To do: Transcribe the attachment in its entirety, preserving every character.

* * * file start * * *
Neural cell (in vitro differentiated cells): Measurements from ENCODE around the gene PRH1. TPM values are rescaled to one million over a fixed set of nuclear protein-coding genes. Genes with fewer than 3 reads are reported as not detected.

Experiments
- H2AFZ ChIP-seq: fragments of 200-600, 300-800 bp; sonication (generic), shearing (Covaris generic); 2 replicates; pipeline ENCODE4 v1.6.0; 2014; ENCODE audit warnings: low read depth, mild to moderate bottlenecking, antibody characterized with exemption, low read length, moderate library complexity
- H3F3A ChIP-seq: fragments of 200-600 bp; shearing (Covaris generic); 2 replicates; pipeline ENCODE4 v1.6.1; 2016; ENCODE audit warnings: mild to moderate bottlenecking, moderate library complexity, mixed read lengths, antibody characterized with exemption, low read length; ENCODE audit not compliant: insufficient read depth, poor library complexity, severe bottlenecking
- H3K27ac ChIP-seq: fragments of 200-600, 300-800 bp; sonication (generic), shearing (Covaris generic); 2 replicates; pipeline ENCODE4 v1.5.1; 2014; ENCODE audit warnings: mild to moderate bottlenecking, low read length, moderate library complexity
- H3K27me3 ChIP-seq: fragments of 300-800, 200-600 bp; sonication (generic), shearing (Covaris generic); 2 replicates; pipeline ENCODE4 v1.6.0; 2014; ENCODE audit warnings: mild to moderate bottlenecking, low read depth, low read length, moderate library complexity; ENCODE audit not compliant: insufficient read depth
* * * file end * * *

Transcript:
Neural cell (in vitro differentiated cells): Measurements from ENCODE around the gene PRH1. TPM values are rescaled to one million over a fixed set of nuclear protein-coding genes. Genes with fewer than 3 reads are reported as not detected.

Experiments
- H2AFZ ChIP-seq: fragments of 200-600, 300-800 bp; sonication (generic), shearing (Covaris generic); 2 replicates; pipeline ENCODE4 v1.6.0; 2014; ENCODE audit warnings: low read depth, mild to moderate bottlenecking, antibody characterized with exemption, low read length, moderate library complexity
- H3F3A ChIP-seq: fragments of 200-600 bp; shearing (Covaris generic); 2 replicates; pipeline ENCODE4 v1.6.1; 2016; ENCODE audit warnings: mild to moderate bottlenecking, moderate library complexity, mixed read lengths, antibody characterized with exemption, low read length; ENCODE audit not compliant: insufficient read depth, poor library complexity, severe bottlenecking
- H3K27ac ChIP-seq: fragments of 200-600, 300-800 bp; sonication (generic), shearing (Covaris generic); 2 replicates; pipeline ENCODE4 v1.5.1; 2014; ENCODE audit warnings: mild to moderate bottlenecking, low read length, moderate library complexity
- H3K27me3 ChIP-seq: fragments of 300-800, 200-600 bp; sonication (generic), shearing (Covaris generic); 2 replicates; pipeline ENCODE4 v1.6.0; 2014; ENCODE audit warnings: mild to moderate bottlenecking, low read depth, low read length, moderate library complexity; ENCODE audit not compliant: insufficient read depth